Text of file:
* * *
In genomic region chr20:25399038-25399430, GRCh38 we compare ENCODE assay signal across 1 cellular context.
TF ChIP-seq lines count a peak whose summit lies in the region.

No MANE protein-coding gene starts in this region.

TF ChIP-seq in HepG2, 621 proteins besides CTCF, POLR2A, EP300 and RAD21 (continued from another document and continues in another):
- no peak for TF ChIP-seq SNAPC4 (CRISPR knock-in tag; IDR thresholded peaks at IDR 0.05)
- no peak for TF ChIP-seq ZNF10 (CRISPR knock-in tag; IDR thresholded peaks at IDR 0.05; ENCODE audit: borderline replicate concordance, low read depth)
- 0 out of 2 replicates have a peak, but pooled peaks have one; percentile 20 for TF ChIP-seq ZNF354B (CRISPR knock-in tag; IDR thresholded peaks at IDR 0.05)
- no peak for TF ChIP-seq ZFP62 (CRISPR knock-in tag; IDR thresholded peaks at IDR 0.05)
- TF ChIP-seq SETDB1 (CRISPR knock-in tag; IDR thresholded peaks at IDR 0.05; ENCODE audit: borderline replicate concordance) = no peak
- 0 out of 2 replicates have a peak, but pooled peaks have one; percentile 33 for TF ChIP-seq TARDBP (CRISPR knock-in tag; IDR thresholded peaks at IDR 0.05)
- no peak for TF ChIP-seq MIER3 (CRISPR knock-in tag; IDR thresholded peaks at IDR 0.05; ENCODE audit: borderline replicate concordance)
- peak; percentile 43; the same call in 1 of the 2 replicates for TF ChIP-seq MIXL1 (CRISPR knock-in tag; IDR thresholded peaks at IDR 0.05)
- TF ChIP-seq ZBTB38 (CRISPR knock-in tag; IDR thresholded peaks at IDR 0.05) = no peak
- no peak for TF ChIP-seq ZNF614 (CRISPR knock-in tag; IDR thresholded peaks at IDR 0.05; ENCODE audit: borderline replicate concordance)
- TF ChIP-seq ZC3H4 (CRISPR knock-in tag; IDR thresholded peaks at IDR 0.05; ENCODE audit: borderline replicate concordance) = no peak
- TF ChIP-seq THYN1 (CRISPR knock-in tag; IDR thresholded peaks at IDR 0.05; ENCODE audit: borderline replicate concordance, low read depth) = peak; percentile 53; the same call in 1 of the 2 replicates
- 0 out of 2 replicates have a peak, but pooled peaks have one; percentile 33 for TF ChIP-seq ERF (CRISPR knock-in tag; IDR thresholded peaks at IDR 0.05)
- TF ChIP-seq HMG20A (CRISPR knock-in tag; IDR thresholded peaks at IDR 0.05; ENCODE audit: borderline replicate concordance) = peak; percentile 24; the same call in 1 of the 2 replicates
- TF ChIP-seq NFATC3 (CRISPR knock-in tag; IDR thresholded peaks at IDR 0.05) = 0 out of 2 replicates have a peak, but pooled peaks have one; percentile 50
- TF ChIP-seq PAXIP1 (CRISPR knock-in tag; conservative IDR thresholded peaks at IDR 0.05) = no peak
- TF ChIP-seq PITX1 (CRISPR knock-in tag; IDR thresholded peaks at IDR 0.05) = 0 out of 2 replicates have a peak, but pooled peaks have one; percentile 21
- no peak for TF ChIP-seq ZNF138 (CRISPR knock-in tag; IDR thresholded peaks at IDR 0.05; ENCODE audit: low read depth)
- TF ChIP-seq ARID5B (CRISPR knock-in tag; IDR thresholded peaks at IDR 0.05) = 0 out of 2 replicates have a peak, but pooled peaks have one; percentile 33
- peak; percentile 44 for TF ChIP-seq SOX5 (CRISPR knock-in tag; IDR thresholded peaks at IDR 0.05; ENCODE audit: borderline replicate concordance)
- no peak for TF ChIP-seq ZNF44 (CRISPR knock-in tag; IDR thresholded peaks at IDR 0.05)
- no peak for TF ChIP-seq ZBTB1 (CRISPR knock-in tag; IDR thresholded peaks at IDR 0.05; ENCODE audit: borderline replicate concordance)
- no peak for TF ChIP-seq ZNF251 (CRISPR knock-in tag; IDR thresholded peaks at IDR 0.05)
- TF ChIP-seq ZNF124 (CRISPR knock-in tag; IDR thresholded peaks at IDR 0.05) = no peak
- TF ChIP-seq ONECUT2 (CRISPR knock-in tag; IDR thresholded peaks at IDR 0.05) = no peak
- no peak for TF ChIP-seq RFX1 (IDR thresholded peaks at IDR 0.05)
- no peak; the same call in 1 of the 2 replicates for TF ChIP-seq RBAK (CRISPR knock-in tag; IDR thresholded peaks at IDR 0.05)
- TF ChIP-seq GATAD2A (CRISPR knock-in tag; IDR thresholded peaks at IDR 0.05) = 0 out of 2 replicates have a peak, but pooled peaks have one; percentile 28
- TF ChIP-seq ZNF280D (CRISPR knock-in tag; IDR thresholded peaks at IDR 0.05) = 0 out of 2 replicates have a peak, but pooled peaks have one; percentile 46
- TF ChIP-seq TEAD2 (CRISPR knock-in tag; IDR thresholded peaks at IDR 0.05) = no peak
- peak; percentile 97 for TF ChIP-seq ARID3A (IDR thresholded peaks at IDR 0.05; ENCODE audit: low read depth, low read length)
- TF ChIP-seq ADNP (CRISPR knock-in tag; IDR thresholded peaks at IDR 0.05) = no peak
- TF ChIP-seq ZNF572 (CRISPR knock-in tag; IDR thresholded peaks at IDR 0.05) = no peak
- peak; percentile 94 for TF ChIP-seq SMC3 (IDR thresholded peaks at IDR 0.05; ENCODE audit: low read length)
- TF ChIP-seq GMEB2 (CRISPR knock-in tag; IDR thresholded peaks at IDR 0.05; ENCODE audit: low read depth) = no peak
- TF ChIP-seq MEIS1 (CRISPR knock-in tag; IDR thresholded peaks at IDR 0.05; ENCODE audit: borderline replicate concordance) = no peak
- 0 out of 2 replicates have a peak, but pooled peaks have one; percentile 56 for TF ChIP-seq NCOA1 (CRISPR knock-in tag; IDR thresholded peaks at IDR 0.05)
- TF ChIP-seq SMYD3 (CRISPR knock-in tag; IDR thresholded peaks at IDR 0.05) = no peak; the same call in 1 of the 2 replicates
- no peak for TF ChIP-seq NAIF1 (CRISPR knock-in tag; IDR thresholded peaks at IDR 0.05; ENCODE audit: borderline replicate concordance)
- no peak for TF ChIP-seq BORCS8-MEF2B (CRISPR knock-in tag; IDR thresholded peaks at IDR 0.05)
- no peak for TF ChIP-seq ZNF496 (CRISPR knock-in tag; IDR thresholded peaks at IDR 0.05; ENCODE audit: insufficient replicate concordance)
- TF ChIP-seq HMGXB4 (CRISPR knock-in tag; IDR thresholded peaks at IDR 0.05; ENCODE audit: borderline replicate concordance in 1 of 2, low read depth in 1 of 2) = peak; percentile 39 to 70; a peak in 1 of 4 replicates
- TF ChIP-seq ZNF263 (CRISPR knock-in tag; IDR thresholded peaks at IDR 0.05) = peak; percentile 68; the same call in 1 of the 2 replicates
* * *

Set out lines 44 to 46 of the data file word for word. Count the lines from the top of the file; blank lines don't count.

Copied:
- no peak for TF ChIP-seq BORCS8-MEF2B (CRISPR knock-in tag; IDR thresholded peaks at IDR 0.05)
- no peak for TF ChIP-seq ZNF496 (CRISPR knock-in tag; IDR thresholded peaks at IDR 0.05; ENCODE audit: insufficient replicate concordance)
- TF ChIP-seq HMGXB4 (CRISPR knock-in tag; IDR thresholded peaks at IDR 0.05; ENCODE audit: borderline replicate concordance in 1 of 2, low read depth in 1 of 2) = peak; percentile 39 to 70; a peak in 1 of 4 replicates